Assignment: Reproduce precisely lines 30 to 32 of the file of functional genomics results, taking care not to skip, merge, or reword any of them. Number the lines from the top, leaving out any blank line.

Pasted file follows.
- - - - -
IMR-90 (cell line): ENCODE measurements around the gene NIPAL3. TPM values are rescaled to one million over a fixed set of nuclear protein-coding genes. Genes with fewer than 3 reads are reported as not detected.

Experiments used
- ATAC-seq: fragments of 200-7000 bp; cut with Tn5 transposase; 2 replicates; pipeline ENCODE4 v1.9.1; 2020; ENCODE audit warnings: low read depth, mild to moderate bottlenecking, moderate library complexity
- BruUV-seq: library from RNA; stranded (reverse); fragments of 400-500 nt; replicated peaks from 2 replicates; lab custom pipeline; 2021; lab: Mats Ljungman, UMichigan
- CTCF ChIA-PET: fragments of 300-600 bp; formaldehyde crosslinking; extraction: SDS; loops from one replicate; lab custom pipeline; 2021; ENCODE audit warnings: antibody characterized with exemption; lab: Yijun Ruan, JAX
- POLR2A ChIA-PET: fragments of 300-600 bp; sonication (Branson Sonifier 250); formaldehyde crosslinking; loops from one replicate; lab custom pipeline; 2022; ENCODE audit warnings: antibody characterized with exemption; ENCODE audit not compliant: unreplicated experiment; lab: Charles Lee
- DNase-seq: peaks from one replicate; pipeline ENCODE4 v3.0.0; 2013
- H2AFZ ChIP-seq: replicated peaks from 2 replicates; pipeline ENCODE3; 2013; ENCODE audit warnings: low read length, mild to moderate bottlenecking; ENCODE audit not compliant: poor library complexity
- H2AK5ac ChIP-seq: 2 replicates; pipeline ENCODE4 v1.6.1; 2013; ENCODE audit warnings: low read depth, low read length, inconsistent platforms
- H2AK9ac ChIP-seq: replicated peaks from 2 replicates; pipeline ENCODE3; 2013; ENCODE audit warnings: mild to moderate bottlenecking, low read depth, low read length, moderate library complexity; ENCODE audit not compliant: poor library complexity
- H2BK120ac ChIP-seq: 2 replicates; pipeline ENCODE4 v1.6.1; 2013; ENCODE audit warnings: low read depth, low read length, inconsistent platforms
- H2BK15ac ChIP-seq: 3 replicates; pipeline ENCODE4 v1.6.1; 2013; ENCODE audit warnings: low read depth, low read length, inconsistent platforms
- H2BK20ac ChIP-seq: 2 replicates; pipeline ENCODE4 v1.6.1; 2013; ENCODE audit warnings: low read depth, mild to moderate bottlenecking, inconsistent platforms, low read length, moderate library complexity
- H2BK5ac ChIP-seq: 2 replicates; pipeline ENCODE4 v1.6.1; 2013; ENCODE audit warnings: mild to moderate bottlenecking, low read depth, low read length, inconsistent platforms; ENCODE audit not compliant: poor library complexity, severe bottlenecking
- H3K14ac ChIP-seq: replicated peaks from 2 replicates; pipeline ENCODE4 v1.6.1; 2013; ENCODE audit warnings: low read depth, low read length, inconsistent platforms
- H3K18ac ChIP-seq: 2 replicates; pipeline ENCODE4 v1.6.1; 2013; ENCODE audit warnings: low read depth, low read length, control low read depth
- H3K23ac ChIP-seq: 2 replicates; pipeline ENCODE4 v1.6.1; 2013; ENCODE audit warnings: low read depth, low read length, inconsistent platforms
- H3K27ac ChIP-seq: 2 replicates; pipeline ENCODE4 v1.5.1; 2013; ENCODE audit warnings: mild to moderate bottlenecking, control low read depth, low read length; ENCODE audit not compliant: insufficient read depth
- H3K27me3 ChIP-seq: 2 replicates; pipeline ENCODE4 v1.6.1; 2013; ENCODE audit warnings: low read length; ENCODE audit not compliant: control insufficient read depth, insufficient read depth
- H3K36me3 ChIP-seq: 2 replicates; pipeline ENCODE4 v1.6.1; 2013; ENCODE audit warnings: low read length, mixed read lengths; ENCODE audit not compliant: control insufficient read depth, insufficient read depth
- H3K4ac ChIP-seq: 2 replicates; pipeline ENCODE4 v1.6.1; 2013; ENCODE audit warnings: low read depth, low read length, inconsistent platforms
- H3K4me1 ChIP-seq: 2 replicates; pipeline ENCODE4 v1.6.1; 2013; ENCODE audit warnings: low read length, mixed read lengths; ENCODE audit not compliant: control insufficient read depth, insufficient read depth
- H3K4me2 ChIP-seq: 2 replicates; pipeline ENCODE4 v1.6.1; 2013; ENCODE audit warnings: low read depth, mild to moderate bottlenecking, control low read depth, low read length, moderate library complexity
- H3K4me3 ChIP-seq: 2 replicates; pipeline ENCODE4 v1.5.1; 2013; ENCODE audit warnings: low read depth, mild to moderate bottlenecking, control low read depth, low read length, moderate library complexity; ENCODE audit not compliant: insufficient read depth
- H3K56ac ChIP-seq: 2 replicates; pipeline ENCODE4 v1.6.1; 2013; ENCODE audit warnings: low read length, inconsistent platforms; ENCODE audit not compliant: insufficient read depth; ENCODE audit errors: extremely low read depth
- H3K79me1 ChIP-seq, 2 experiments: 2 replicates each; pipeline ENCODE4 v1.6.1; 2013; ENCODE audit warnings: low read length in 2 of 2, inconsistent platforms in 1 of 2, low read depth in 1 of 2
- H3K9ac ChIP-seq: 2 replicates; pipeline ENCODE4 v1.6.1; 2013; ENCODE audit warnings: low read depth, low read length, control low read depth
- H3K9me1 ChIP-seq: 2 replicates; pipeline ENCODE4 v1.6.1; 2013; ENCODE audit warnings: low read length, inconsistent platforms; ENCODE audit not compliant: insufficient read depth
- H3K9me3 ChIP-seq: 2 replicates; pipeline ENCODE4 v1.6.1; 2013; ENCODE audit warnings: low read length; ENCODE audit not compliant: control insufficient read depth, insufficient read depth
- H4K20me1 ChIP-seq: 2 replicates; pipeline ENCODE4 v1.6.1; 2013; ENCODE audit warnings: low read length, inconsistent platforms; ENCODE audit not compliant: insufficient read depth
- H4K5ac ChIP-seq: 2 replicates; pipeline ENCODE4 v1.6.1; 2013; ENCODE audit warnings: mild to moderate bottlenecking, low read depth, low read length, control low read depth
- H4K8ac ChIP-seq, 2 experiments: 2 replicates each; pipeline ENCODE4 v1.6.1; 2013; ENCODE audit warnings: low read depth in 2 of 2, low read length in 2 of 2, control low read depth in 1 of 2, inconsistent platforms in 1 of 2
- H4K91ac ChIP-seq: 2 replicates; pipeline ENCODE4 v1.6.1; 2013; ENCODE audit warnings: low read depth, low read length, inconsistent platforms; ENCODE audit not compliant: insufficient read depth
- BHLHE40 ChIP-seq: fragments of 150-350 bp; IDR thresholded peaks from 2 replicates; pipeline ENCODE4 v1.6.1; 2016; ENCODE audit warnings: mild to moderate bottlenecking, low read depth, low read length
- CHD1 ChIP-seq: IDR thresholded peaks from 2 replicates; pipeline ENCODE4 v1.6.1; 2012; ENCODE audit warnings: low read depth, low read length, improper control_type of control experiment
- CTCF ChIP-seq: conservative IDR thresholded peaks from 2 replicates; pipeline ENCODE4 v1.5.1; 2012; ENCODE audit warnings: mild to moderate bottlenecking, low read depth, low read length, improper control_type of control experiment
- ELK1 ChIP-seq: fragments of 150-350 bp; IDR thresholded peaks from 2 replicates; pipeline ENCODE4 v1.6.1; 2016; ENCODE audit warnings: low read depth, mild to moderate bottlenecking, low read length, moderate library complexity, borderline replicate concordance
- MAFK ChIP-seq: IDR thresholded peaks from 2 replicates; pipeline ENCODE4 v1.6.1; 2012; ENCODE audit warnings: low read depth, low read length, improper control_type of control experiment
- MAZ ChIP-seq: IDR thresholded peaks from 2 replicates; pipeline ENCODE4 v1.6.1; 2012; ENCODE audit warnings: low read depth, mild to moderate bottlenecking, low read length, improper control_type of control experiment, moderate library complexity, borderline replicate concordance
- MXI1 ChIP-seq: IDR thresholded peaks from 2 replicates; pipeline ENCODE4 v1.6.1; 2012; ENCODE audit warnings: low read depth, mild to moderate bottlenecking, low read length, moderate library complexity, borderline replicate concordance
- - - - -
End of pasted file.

- H4K20me1 ChIP-seq: 2 replicates; pipeline ENCODE4 v1.6.1; 2013; ENCODE audit warnings: low read length, inconsistent platforms; ENCODE audit not compliant: insufficient read depth
- H4K5ac ChIP-seq: 2 replicates; pipeline ENCODE4 v1.6.1; 2013; ENCODE audit warnings: mild to moderate bottlenecking, low read depth, low read length, control low read depth
- H4K8ac ChIP-seq, 2 experiments: 2 replicates each; pipeline ENCODE4 v1.6.1; 2013; ENCODE audit warnings: low read depth in 2 of 2, low read length in 2 of 2, control low read depth in 1 of 2, inconsistent platforms in 1 of 2